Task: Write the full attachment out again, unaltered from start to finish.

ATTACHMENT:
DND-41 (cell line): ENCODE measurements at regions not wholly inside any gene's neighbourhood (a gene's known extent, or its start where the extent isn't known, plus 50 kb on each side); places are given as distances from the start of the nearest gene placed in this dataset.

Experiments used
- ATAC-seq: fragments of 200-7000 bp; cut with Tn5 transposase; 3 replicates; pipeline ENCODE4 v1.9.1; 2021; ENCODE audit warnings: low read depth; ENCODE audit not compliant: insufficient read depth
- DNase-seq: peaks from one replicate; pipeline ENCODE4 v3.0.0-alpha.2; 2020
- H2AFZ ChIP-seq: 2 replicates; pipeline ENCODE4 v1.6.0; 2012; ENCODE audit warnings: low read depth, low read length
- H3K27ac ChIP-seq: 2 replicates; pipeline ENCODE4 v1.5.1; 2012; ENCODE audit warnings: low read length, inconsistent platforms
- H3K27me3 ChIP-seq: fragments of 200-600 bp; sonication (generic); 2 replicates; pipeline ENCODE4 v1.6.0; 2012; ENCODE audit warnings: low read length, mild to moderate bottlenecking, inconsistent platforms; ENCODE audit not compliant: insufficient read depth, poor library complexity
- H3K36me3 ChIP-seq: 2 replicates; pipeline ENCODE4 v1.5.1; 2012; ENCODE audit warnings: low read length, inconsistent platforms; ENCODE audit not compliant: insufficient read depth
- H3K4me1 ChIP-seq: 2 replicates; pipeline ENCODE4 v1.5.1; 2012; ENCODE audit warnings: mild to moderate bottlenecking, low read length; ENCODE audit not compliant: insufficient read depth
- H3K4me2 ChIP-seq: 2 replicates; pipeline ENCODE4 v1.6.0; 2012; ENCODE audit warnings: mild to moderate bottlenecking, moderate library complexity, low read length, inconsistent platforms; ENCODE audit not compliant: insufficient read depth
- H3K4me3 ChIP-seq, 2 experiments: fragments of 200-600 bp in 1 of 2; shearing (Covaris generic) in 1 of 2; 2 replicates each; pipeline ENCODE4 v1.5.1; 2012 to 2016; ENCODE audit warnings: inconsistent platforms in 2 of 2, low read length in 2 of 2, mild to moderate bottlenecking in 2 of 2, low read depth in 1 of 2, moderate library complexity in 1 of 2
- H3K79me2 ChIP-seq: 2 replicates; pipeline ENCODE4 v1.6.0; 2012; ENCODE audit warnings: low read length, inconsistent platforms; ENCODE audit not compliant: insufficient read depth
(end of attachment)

DND-41 (cell line): ENCODE measurements at regions not wholly inside any gene's neighbourhood (a gene's known extent, or its start where the extent isn't known, plus 50 kb on each side); places are given as distances from the start of the nearest gene placed in this dataset.

Experiments used
- ATAC-seq: fragments of 200-7000 bp; cut with Tn5 transposase; 3 replicates; pipeline ENCODE4 v1.9.1; 2021; ENCODE audit warnings: low read depth; ENCODE audit not compliant: insufficient read depth
- DNase-seq: peaks from one replicate; pipeline ENCODE4 v3.0.0-alpha.2; 2020
- H2AFZ ChIP-seq: 2 replicates; pipeline ENCODE4 v1.6.0; 2012; ENCODE audit warnings: low read depth, low read length
- H3K27ac ChIP-seq: 2 replicates; pipeline ENCODE4 v1.5.1; 2012; ENCODE audit warnings: low read length, inconsistent platforms
- H3K27me3 ChIP-seq: fragments of 200-600 bp; sonication (generic); 2 replicates; pipeline ENCODE4 v1.6.0; 2012; ENCODE audit warnings: low read length, mild to moderate bottlenecking, inconsistent platforms; ENCODE audit not compliant: insufficient read depth, poor library complexity
- H3K36me3 ChIP-seq: 2 replicates; pipeline ENCODE4 v1.5.1; 2012; ENCODE audit warnings: low read length, inconsistent platforms; ENCODE audit not compliant: insufficient read depth
- H3K4me1 ChIP-seq: 2 replicates; pipeline ENCODE4 v1.5.1; 2012; ENCODE audit warnings: mild to moderate bottlenecking, low read length; ENCODE audit not compliant: insufficient read depth
- H3K4me2 ChIP-seq: 2 replicates; pipeline ENCODE4 v1.6.0; 2012; ENCODE audit warnings: mild to moderate bottlenecking, moderate library complexity, low read length, inconsistent platforms; ENCODE audit not compliant: insufficient read depth
- H3K4me3 ChIP-seq, 2 experiments: fragments of 200-600 bp in 1 of 2; shearing (Covaris generic) in 1 of 2; 2 replicates each; pipeline ENCODE4 v1.5.1; 2012 to 2016; ENCODE audit warnings: inconsistent platforms in 2 of 2, low read length in 2 of 2, mild to moderate bottlenecking in 2 of 2, low read depth in 1 of 2, moderate library complexity in 1 of 2
- H3K79me2 ChIP-seq: 2 replicates; pipeline ENCODE4 v1.6.0; 2012; ENCODE audit warnings: low read length, inconsistent platforms; ENCODE audit not compliant: insufficient read depth